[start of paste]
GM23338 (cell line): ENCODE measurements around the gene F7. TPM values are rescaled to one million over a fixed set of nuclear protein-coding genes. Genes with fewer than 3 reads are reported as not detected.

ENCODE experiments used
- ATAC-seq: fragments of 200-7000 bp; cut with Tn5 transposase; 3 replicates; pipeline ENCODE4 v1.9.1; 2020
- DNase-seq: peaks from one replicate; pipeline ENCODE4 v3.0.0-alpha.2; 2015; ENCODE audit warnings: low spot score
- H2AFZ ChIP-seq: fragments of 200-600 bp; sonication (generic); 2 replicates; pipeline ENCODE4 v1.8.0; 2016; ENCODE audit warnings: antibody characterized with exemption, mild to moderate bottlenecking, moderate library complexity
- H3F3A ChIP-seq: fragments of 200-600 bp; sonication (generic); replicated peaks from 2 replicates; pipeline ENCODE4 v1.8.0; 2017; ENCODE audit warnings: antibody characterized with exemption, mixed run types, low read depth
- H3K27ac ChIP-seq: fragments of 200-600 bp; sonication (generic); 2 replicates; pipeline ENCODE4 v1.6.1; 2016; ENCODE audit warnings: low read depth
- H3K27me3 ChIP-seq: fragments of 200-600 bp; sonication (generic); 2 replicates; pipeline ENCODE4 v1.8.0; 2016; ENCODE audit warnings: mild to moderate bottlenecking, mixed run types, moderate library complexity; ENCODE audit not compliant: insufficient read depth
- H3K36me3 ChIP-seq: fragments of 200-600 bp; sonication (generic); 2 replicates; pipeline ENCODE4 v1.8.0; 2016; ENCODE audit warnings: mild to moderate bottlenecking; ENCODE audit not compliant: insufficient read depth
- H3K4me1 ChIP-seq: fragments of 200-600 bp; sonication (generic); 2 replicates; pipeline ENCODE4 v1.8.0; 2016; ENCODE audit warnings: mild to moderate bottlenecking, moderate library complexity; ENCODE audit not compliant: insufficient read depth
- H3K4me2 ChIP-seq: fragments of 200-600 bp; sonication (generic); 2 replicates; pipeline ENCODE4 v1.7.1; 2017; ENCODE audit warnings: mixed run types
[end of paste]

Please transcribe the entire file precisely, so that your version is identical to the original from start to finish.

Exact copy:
GM23338 (cell line): ENCODE measurements around the gene F7. TPM values are rescaled to one million over a fixed set of nuclear protein-coding genes. Genes with fewer than 3 reads are reported as not detected.

ENCODE experiments used
- ATAC-seq: fragments of 200-7000 bp; cut with Tn5 transposase; 3 replicates; pipeline ENCODE4 v1.9.1; 2020
- DNase-seq: peaks from one replicate; pipeline ENCODE4 v3.0.0-alpha.2; 2015; ENCODE audit warnings: low spot score
- H2AFZ ChIP-seq: fragments of 200-600 bp; sonication (generic); 2 replicates; pipeline ENCODE4 v1.8.0; 2016; ENCODE audit warnings: antibody characterized with exemption, mild to moderate bottlenecking, moderate library complexity
- H3F3A ChIP-seq: fragments of 200-600 bp; sonication (generic); replicated peaks from 2 replicates; pipeline ENCODE4 v1.8.0; 2017; ENCODE audit warnings: antibody characterized with exemption, mixed run types, low read depth
- H3K27ac ChIP-seq: fragments of 200-600 bp; sonication (generic); 2 replicates; pipeline ENCODE4 v1.6.1; 2016; ENCODE audit warnings: low read depth
- H3K27me3 ChIP-seq: fragments of 200-600 bp; sonication (generic); 2 replicates; pipeline ENCODE4 v1.8.0; 2016; ENCODE audit warnings: mild to moderate bottlenecking, mixed run types, moderate library complexity; ENCODE audit not compliant: insufficient read depth
- H3K36me3 ChIP-seq: fragments of 200-600 bp; sonication (generic); 2 replicates; pipeline ENCODE4 v1.8.0; 2016; ENCODE audit warnings: mild to moderate bottlenecking; ENCODE audit not compliant: insufficient read depth
- H3K4me1 ChIP-seq: fragments of 200-600 bp; sonication (generic); 2 replicates; pipeline ENCODE4 v1.8.0; 2016; ENCODE audit warnings: mild to moderate bottlenecking, moderate library complexity; ENCODE audit not compliant: insufficient read depth
- H3K4me2 ChIP-seq: fragments of 200-600 bp; sonication (generic); 2 replicates; pipeline ENCODE4 v1.7.1; 2017; ENCODE audit warnings: mixed run types